Phoebe Atwood Taylor gets a little meta

51fWHVJ4tOL._SX292_BO1,204,203,200_I thought I’d share with you a quote from a mystery I was re-reading lately … I always enjoy it when characters in detective fiction talk about the conventions of detective fiction.  This is from Proof of the Pudding, by Phoebe Atwood Taylor (1945).  Asey Mayo, Cape Cod’s “Codfish Sherlock”, is talking to a young woman in Chapter 6.

“… just like the prohibition gangsters that went to the movies so’s to pick up dazzling’ new ideas from mob pictures, murderers today learn quite a lot from stories. They don’t often leave fingerprints around much any more — they’ve even learned to wipe off their trigger-finger print. An’ they don’t rush off an’ leave their victim clutchin’ a convenient swatch of Harris tweed in his limply outstretched hand, either.”
“I’ve always wondered deeply about that tweed angle,” Lois said. “I mean, I’ve got a Harris topcoat I had the year before I went to college, and I defy anyone to jerk a swatch of it off in the best of health, let alone in a dying moment. It simply couldn’t be done. I always thought it would be more accurate if someone’s Harris coat was found with a couple of detached fingernails imbedded in it. They’d certainly give way before the average tweed would. …”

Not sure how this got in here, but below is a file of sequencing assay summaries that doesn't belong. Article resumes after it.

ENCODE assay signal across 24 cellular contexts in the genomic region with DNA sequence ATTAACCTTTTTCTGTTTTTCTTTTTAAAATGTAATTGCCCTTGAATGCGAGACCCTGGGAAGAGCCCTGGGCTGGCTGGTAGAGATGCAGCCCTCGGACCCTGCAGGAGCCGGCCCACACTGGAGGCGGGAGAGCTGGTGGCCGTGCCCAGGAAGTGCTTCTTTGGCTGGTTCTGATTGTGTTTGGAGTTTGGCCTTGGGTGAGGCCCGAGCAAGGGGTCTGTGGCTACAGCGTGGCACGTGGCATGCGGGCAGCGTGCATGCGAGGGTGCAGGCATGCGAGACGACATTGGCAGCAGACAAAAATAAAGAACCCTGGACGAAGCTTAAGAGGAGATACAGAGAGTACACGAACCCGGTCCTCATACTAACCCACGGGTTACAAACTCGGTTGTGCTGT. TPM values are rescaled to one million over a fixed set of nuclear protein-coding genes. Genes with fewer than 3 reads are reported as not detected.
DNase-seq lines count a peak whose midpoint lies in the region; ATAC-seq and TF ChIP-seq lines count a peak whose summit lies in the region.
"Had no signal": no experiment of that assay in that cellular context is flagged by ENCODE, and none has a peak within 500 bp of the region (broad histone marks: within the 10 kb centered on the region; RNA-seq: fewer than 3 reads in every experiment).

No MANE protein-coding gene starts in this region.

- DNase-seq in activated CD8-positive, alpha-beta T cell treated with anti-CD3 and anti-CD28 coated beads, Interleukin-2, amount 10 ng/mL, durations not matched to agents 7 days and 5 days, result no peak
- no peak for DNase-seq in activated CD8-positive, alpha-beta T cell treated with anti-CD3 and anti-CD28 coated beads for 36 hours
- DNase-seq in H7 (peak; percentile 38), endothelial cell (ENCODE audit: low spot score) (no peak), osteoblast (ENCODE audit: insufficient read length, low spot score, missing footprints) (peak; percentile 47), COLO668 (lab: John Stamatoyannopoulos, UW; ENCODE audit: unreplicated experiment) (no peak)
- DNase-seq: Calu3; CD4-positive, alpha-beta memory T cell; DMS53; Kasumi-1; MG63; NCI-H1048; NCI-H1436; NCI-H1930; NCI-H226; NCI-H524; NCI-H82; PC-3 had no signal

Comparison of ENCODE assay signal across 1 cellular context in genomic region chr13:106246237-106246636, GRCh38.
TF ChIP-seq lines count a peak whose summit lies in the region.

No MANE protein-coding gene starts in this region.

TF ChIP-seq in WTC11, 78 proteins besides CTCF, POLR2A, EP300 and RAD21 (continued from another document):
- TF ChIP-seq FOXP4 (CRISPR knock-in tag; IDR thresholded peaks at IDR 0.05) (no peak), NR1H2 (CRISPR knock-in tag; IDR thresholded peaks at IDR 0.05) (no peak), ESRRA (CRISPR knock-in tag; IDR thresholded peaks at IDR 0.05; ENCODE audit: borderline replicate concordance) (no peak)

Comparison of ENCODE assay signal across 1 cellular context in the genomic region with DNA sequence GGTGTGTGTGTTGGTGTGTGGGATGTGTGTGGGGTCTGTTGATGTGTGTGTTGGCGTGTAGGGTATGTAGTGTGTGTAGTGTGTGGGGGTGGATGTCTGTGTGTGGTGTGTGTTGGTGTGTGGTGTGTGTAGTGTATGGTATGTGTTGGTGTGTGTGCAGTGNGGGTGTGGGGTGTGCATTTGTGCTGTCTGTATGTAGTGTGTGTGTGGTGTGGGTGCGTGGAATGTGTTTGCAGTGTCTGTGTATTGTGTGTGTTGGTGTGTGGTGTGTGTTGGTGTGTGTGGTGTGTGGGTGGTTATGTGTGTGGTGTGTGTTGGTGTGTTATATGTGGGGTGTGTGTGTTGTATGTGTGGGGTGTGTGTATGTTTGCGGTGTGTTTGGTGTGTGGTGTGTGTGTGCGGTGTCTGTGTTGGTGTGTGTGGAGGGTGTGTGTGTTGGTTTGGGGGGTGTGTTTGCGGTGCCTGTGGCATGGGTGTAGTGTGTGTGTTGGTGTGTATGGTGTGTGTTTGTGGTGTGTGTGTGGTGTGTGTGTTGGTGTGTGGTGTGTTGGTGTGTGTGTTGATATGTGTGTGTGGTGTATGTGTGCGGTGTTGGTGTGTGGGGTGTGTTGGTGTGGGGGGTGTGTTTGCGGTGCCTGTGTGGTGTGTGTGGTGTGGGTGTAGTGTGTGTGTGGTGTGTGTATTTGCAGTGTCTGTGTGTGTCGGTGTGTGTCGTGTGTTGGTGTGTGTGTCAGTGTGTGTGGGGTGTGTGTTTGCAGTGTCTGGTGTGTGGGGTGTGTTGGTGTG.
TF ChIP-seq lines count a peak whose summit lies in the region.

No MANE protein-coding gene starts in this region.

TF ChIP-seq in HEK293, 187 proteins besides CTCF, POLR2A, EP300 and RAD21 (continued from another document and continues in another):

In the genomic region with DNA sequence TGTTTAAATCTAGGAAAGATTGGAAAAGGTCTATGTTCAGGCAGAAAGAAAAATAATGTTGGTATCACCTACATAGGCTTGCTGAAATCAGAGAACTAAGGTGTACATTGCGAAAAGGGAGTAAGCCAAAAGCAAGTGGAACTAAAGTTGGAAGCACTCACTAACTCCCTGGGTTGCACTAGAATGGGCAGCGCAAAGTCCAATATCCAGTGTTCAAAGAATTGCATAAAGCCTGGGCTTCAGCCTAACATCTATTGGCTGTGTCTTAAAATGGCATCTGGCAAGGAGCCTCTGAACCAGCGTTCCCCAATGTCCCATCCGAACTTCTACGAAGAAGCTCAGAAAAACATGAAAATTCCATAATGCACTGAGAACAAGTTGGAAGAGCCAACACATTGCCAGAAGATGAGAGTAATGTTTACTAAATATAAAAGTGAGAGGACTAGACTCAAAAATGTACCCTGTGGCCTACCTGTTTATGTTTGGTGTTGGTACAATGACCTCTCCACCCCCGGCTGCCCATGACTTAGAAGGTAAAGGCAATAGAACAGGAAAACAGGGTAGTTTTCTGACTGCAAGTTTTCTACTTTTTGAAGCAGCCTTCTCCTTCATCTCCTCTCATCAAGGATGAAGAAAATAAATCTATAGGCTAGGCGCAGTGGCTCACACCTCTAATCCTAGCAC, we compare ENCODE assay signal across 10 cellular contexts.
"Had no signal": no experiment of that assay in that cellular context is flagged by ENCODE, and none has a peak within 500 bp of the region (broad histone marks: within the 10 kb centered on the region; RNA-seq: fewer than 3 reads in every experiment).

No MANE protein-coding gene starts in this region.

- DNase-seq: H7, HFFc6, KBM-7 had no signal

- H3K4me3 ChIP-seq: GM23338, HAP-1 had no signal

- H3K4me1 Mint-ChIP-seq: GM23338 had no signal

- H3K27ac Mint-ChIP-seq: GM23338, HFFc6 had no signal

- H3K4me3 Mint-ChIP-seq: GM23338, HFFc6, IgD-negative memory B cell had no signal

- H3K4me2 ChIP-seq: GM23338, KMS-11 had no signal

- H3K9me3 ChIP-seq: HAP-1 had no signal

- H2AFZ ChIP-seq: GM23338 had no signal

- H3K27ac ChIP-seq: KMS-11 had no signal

… “No, this don’t conform to book pattern. In fact, Doc Cummings and I cling to the notion that if you run into book clues it mostly only means that someone had access to a lendin’ library. They read about the clues somewheres, an’ left ’em on purpose to snarl you up. A really smart murderer ought to do the same, usual, common everyday things he always does before he commits his crime — an’ the same, usual, common everyday things afterwards, too. A lot of elaborate preparations an’ fancy workin’ up of alibis isn’t bright. For no matter how smart you are in buildin’ things up and weavin’ things into intricate nets, like, there’s always someone smarter who can tear things down an’ pull ’em apart.”

There’s a good deal more on the topic of exotic lipstick shades, cigarette butts and lingering traces of perfume at murder scenes.  I hope to have something useful to say on the overall topic of Phoebe Atwood Taylor in the near future, but I couldn’t resist sharing this little piece with you.

 

6 thoughts on “Phoebe Atwood Taylor gets a little meta

  1. suecox2013 says:

    I enjoyed this–and I agree about the Harris tweed. It’s practically bullet proof!

  2. Ronald Smyth says:

    Asey is one of my favourite detectives. The settings play an enormous role in the charm which these books exhibit.

  3. I’d like to know how anyone could “clutch” something in a “limply outstretched” hand. But don’t get me wrong, I love me some Asey Mayo.

  4. Excellent! And what very good points he makes. Am intrigued by the lipstick and perfume too…
    I have just been reading a book in which the US version has a makeup clue, but that clue is not there in the UK version. What can that show?

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